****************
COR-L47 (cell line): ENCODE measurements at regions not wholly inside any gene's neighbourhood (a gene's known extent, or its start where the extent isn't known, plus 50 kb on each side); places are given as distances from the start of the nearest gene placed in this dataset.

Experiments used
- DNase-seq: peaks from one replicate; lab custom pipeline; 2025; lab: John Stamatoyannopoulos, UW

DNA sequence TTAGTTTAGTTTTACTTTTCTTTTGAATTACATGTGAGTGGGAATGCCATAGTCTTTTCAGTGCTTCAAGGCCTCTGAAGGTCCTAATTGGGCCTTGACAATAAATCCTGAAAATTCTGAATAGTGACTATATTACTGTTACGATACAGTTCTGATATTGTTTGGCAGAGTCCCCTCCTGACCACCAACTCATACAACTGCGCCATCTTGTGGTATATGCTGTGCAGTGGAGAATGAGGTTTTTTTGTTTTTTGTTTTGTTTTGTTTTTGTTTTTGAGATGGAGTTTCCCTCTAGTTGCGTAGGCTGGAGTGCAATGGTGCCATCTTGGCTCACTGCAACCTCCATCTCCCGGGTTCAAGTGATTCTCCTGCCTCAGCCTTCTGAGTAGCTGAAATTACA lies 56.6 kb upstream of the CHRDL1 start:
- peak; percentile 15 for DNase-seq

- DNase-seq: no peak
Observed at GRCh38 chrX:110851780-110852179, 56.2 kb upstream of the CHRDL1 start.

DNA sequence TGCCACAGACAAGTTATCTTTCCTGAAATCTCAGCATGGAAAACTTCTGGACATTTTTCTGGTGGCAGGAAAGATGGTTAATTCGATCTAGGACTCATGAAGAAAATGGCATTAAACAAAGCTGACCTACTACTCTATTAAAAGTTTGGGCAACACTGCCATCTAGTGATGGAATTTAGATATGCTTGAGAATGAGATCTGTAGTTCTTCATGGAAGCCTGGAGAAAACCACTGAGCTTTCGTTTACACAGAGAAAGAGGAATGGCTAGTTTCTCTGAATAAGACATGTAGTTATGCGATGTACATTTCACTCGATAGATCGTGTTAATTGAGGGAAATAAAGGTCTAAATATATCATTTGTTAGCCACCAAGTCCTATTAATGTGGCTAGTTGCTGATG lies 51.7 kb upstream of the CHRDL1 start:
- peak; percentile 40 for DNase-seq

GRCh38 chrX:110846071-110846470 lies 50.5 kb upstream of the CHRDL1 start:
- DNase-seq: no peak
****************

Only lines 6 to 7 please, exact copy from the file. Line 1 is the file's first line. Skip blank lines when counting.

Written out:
- DNase-seq: no peak
Observed at GRCh38 chrX:110851780-110852179, 56.2 kb upstream of the CHRDL1 start.